Often when we teach a new group of people who are already involved in the martial arts, we let them begin in the bottom of the mount and ask them to demonstrate how to escape. This is our way of defining their level of experience in the ground game in a blink of an eye. If the first thing they do is striking or eye gouging, we know we have a lot of work to do.
You see, it is not because you are simulating a self-defense street fight type scenario – a situation with no rules - that eye gouging and groin striking should be the first thing you think about as “the defender”. On the contrary. It is true that the attacker might do it to you, but if you understand position and distance management, you don’t have to worry too much about these types of threats.
A lot of martial artists are taught that striking is effective because that is what we see in the movies, right? But in reality, this is mostly not the case and this only serves to escalate the situation even further. On top of that, you can’t train eye gouges and groin strikes without really hurting your training partners. You can’t use it in sparring. So, if you can’t train it effectively, how do you know it will work in a life-or-death situation? Have you ever tried to put your thumbs in someone's eye and tried to hurt the person? Will you be prepared to do it if your life is at stake?
Please understand this: when you get into a fight and some way or another you land in the bottom of the mount, you have made terrible mistakes and/or your opponent is not a pussy. Bare this in mind when you read on. In other words: do you want to trade punches with someone that is stronger than you? Do you want to punch this guy from underneath?
When you are lying in the bottom of the mount, gravity is against you and your strikes are much less effective because you cannot turn your body and use your hips to assist the punch. Moreover, if you miss or the strike doesn’t knock the person out (which is very likely), you are still underneath stuck into a bad position with a heavier guy on top of you. You just made him very angry!
Your opponent on top can do the same to you (eye gouge, throat strike, …) but with much more effectiveness. He has gravity on his side and can lean his body into the punch. He has way more reach. If you get hit, you get hit twice due to head bouncing against the ground. You cannot just lift your opponent and throw him in the air. You need a more intelligent approach to save your life.
More often than not, striking from a bad position is a panic reaction because you have never been taught the correct way to escape and improve your position first. If you don’t have the right tools, you will resort back to what you know. In this case, it is a losing battle. Striking from bad positions is a last resort, if everything else fails … and even then.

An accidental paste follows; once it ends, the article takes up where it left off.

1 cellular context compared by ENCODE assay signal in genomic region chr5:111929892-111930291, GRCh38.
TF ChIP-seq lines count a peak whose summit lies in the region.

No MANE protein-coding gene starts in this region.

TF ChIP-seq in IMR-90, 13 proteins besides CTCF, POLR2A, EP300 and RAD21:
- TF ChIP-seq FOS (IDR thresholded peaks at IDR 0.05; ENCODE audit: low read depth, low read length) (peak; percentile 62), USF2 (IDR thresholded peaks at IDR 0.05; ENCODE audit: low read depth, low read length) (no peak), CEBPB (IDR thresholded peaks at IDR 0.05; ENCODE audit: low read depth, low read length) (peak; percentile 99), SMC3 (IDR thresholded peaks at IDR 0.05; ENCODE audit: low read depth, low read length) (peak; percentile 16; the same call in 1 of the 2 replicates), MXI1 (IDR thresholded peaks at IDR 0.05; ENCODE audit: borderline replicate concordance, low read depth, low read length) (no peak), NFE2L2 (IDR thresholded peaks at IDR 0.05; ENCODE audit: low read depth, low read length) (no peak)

At Fundamentals Jiu-Jitsu we have a form of sparring called “street sparring” which is another word for “mma-sparring”. Both participants wear mma gloves and there is stand up fighting, clinching and ground fighting allowed. Submission is the final goal, but you can use strikes to set up the submission. One important rule is that it is not allowed to strike from bottom positions, except the guard. We do this because we don’t want our students to learn bad habits. You fight how you train. We need them to become comfortable from underneath, relax, think, conserve energy and escape at the right time with good technique.
What do we look for when a student is trying to escape the mount? What are the right “first reactions”? Well, if the student tries to trap an arm, tries to bridge or tries to free one leg to go to (half) guard, then we know this person knows something. He understands that he is in a bad position and that striking is a bad idea. First improve your position. Then use your strikes if necessary.
Did you notice we said “if necessary”? Jiu-jitsu is not meant to hurt people. It is meant to defend yourself or somebody else. If you can escape without throwing a strike, do so. You are saving yourself a lot of trouble. Trust us on this. As a side note: we are not talking about multiple opponents here. That is a discussion for another time.
Let’s give you something else to think about: if you can dominate your opponent with position and letting him know that you can strike him at will without him being able to hit you, you make a much bigger impression on him than to send him to hospital with a broken nose. And yes, maybe he will thank you later for not beating him into a pulp. Maybe he also wants to learn this jiu-jitsu stuff, get rid of the insecurity and stop being a bully.
Here is a beautiful quote from Ryron Gracie: “I do jiu-jitsu so I can protect you when I fight you”.
Author: Kris Damen